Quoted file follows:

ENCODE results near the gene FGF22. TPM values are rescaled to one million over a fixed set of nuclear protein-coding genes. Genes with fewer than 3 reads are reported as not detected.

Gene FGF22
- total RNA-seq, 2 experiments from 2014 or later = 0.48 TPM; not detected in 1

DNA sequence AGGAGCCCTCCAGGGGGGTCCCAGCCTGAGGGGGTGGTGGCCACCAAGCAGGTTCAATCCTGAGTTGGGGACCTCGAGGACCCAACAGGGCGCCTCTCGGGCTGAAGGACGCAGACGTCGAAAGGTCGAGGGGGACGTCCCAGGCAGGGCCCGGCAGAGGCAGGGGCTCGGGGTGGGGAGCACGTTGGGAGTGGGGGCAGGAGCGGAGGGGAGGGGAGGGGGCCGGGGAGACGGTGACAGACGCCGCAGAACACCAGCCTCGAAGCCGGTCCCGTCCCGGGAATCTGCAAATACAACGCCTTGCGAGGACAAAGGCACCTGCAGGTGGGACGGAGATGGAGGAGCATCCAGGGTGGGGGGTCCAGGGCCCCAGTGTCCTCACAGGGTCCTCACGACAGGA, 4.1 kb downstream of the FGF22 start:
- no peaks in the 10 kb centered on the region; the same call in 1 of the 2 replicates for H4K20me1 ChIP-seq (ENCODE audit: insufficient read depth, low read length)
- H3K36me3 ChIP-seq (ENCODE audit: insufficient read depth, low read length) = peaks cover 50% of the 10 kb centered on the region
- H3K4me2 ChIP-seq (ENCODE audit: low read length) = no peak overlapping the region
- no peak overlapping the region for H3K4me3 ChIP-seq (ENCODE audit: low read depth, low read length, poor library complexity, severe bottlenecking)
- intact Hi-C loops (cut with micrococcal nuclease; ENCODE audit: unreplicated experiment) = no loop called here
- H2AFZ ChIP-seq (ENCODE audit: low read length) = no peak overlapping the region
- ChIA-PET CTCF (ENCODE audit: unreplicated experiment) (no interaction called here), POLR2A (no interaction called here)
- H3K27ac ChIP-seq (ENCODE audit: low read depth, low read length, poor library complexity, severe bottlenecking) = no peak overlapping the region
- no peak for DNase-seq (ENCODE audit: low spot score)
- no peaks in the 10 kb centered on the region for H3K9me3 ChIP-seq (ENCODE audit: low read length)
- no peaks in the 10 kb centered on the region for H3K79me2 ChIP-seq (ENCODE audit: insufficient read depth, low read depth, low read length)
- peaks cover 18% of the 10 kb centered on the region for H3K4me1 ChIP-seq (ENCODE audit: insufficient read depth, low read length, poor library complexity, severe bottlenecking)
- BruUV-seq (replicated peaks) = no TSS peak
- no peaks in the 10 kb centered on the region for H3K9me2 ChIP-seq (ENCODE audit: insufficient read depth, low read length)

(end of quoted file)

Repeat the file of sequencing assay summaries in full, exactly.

ENCODE results near the gene FGF22. TPM values are rescaled to one million over a fixed set of nuclear protein-coding genes. Genes with fewer than 3 reads are reported as not detected.

Gene FGF22
- total RNA-seq, 2 experiments from 2014 or later = 0.48 TPM; not detected in 1

DNA sequence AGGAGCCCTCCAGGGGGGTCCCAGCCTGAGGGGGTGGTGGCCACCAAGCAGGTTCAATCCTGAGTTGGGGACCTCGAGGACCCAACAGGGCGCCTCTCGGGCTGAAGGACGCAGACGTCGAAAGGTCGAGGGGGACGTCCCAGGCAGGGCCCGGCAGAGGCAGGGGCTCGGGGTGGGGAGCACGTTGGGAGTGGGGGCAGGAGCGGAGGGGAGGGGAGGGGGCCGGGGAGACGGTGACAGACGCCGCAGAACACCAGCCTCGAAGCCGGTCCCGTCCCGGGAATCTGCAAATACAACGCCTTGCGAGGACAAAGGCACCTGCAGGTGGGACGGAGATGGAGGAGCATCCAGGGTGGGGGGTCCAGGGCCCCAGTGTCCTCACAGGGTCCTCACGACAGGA, 4.1 kb downstream of the FGF22 start:
- no peaks in the 10 kb centered on the region; the same call in 1 of the 2 replicates for H4K20me1 ChIP-seq (ENCODE audit: insufficient read depth, low read length)
- H3K36me3 ChIP-seq (ENCODE audit: insufficient read depth, low read length) = peaks cover 50% of the 10 kb centered on the region
- H3K4me2 ChIP-seq (ENCODE audit: low read length) = no peak overlapping the region
- no peak overlapping the region for H3K4me3 ChIP-seq (ENCODE audit: low read depth, low read length, poor library complexity, severe bottlenecking)
- intact Hi-C loops (cut with micrococcal nuclease; ENCODE audit: unreplicated experiment) = no loop called here
- H2AFZ ChIP-seq (ENCODE audit: low read length) = no peak overlapping the region
- ChIA-PET CTCF (ENCODE audit: unreplicated experiment) (no interaction called here), POLR2A (no interaction called here)
- H3K27ac ChIP-seq (ENCODE audit: low read depth, low read length, poor library complexity, severe bottlenecking) = no peak overlapping the region
- no peak for DNase-seq (ENCODE audit: low spot score)
- no peaks in the 10 kb centered on the region for H3K9me3 ChIP-seq (ENCODE audit: low read length)
- no peaks in the 10 kb centered on the region for H3K79me2 ChIP-seq (ENCODE audit: insufficient read depth, low read depth, low read length)
- peaks cover 18% of the 10 kb centered on the region for H3K4me1 ChIP-seq (ENCODE audit: insufficient read depth, low read length, poor library complexity, severe bottlenecking)
- BruUV-seq (replicated peaks) = no TSS peak
- no peaks in the 10 kb centered on the region for H3K9me2 ChIP-seq (ENCODE audit: insufficient read depth, low read length)